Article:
Let me paint you a picture (and I’m sure this is accurate of many, many households across the country, where virtual school is in full-swing): Right now, my alarm goes off at 4:45am. Now, I’m usually an early-riser, but lately, I’ve been out of bed an hour earlier than usual. I check on my girls, who are six and nine, and close their door when I sit down at my desk (which is right outside their bedroom). I offer up a prayer that my six-year-old stays asleep for another 90 minutes at least. I open my laptop and glance at the to-do list I wrote at midnight the night before, working as quickly as I can to cross off the easy things first. If the girls are still asleep at 6:30am, I’ll stop to take a quick shower and make a cup of tea. Then I’m back at my computer.
By 7am, someone will be awake and asking for breakfast. From there, it will be getting kids fed and dressed and ready for virtual school to start at 8:30am. This is the point where I now have to set my work aside for the next six hours to oversee my children’s education, because the school day has not changed from in-class learning. Of course this isn’t actually possible, because I’m a self-employed single mom (though I know this is the case for anyone with a job, full-stop, right now), so I have to keep one eye on my email and the other on grade one or grade four. I have to squeeze whatever client work I can in between lessons and at lunch. The number of emails I’ve written this month that say, “I’m so sorry for the delay, virtual school is kicking my ass…”
Once I’ve navigated the virtual school day, with all of its tech issues, switching Google classrooms for different subjects, child meltdowns, supervising and submitting stacks of assignments and more, I then need to put out any work fires I didn’t get to during the day, make dinner, make sure kids get showers, at some point tidy up the kitchen which now looks like a bomb went off with three meals’ worth of mess, and then manage the bedtime routine. But it still isn’t over. When I’ve finally tucked my kids in, my work day resumes and I attack what I didn’t get to (which is at least 70% of my workload). Make to-do list for tomorrow. Hope to get to sleep before 1am. Rinse. Repeat.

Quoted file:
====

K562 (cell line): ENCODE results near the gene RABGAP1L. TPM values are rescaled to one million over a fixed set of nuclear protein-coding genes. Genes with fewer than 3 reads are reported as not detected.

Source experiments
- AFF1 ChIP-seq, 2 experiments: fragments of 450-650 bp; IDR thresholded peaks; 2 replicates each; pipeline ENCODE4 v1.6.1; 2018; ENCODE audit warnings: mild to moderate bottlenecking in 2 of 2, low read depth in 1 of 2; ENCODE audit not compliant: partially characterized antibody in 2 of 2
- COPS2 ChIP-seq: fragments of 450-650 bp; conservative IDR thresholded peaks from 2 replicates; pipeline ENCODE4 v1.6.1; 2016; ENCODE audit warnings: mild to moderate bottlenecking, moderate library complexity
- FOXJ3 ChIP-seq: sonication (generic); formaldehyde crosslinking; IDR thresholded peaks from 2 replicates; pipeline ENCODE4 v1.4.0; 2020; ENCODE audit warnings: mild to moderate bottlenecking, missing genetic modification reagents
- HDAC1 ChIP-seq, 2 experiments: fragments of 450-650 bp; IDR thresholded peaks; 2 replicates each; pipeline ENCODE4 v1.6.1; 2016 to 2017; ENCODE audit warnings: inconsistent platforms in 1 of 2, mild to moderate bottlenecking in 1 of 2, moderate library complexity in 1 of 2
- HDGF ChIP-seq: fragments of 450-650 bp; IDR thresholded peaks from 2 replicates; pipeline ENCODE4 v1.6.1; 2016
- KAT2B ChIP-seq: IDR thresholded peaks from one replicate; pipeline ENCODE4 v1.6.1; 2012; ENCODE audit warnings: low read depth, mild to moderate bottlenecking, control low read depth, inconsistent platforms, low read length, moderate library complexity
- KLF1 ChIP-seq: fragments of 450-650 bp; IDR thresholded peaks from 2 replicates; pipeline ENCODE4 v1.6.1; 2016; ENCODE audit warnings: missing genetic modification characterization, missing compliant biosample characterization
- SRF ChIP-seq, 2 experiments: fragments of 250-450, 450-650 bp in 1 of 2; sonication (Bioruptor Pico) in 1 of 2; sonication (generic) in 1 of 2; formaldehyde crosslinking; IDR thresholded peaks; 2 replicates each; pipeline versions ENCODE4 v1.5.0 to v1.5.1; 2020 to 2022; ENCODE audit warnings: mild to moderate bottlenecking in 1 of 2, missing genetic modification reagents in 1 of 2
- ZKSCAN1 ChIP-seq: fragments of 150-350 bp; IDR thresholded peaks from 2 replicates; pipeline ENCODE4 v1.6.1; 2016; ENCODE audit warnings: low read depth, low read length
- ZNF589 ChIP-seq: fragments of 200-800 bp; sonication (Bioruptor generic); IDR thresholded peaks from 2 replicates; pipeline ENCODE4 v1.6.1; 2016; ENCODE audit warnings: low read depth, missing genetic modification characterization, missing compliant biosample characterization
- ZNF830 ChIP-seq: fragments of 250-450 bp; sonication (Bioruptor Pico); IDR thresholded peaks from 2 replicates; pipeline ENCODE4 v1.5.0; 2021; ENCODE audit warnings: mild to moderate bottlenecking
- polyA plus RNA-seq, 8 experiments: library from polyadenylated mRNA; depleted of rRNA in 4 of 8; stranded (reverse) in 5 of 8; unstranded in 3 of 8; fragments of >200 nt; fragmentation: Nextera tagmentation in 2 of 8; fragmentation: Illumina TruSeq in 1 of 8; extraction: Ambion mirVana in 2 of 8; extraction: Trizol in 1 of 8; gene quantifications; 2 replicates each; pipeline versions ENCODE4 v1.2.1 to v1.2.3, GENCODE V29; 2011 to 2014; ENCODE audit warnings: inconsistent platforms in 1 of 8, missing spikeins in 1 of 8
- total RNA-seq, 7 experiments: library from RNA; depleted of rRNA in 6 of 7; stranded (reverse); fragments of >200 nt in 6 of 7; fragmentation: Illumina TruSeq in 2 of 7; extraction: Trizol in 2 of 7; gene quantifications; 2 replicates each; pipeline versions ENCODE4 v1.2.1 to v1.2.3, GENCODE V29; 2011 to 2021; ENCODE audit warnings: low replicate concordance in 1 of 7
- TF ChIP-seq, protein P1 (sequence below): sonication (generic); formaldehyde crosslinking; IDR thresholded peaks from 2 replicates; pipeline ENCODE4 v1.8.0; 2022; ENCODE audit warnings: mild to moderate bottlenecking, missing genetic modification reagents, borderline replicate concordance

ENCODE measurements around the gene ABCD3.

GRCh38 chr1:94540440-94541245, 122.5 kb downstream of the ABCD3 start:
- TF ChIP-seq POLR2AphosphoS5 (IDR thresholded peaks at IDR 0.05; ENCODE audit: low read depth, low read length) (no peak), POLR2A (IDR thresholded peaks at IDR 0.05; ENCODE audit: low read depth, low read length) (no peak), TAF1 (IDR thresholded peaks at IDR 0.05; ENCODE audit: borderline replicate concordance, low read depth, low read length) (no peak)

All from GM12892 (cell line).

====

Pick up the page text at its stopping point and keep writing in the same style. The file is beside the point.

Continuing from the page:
Note what didn’t get completed here—no outside time, no downtime for me, no grocery shopping, no cleaning, no laundry. If I try to fit one of those things in, something doesn’t get done. Plain and simple.
Look, here’s the deal: I know I’m not alone. I also know I am speaking from a place of privilege. I speak the same language as my kids’ teachers, I have reliable internet and devices, I understand how the technology works. My co-parent is doing his part and we split the kids up so they each have a dedicated parent for the school day, and we share the nights and weekends so we each get some time back. My dad is a retired high school math and science teacher and is just a call away when I don’t understand assignments in those subjects (don’t laugh—grade four math is nothing like I remember).
But the expectations here are unsustainable. Across the board. For teachers, for kids, for parents, for families. And that’s actually at the root of things. The expectation of full days of synchronous learning, with little to no adjustment to curriculum benchmarks, is just…I can’t even. In the spring it was about keeping kids engaged, about doing what you could, and while it was hard, it wasn’t impossible. We had a rhythm. We signed in each morning to see what was up, to get the activities that were suggested (operative word), and so on. Sometimes math took the form of a baking lesson to learn fractions. Gym was a trail walk (because parks were still closed). The stress level was so much lower (in this arena, at least). But this current pace is impossible. It is impossible to be all things—employee or employer, business owner, teacher, parent, partner, keeper of a household. If you’re also looking after family members who are unwell, I salute you.
Something has to give. And long before everyone gets vaccinated. I keep thinking it’s like a renovation where you can pick two of cheap, fast or good. In this case, you can have career, social distance or virtual school. Pick two (and we know social distance is required, so step right up to make an unbearable decision between the remaining options).
There is a crisis looming—burnout like we’ve never seen. Frontline workers are already there.
We need to give everyone permission to do the best they can, without repercussion, rather than trying to meet impossible demands. Because this? It just isn’t working.